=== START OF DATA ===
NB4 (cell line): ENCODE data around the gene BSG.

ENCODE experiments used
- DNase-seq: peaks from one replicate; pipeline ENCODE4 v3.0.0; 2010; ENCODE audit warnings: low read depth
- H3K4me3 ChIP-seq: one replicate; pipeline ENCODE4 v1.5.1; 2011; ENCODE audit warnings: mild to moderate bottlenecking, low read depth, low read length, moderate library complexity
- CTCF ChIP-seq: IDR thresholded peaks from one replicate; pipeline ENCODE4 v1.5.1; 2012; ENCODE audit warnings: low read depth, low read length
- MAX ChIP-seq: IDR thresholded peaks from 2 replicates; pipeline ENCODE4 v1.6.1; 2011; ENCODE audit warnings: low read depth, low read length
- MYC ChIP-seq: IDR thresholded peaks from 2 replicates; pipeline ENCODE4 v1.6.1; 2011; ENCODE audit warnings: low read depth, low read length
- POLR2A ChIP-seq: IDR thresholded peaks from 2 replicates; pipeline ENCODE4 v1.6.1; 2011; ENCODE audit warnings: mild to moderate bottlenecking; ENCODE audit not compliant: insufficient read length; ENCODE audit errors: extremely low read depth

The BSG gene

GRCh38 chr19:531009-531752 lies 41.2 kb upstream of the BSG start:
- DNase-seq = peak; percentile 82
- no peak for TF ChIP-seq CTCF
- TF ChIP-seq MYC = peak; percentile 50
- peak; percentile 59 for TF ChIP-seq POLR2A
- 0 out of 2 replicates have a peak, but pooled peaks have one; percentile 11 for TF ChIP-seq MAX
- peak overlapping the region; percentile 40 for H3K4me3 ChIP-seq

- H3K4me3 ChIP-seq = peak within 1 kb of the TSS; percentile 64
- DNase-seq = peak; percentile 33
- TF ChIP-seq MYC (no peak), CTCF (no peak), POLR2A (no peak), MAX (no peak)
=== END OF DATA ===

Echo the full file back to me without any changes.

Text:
NB4 (cell line): ENCODE data around the gene BSG.

ENCODE experiments used
- DNase-seq: peaks from one replicate; pipeline ENCODE4 v3.0.0; 2010; ENCODE audit warnings: low read depth
- H3K4me3 ChIP-seq: one replicate; pipeline ENCODE4 v1.5.1; 2011; ENCODE audit warnings: mild to moderate bottlenecking, low read depth, low read length, moderate library complexity
- CTCF ChIP-seq: IDR thresholded peaks from one replicate; pipeline ENCODE4 v1.5.1; 2012; ENCODE audit warnings: low read depth, low read length
- MAX ChIP-seq: IDR thresholded peaks from 2 replicates; pipeline ENCODE4 v1.6.1; 2011; ENCODE audit warnings: low read depth, low read length
- MYC ChIP-seq: IDR thresholded peaks from 2 replicates; pipeline ENCODE4 v1.6.1; 2011; ENCODE audit warnings: low read depth, low read length
- POLR2A ChIP-seq: IDR thresholded peaks from 2 replicates; pipeline ENCODE4 v1.6.1; 2011; ENCODE audit warnings: mild to moderate bottlenecking; ENCODE audit not compliant: insufficient read length; ENCODE audit errors: extremely low read depth

The BSG gene

GRCh38 chr19:531009-531752 lies 41.2 kb upstream of the BSG start:
- DNase-seq = peak; percentile 82
- no peak for TF ChIP-seq CTCF
- TF ChIP-seq MYC = peak; percentile 50
- peak; percentile 59 for TF ChIP-seq POLR2A
- 0 out of 2 replicates have a peak, but pooled peaks have one; percentile 11 for TF ChIP-seq MAX
- peak overlapping the region; percentile 40 for H3K4me3 ChIP-seq

- H3K4me3 ChIP-seq = peak within 1 kb of the TSS; percentile 64
- DNase-seq = peak; percentile 33
- TF ChIP-seq MYC (no peak), CTCF (no peak), POLR2A (no peak), MAX (no peak)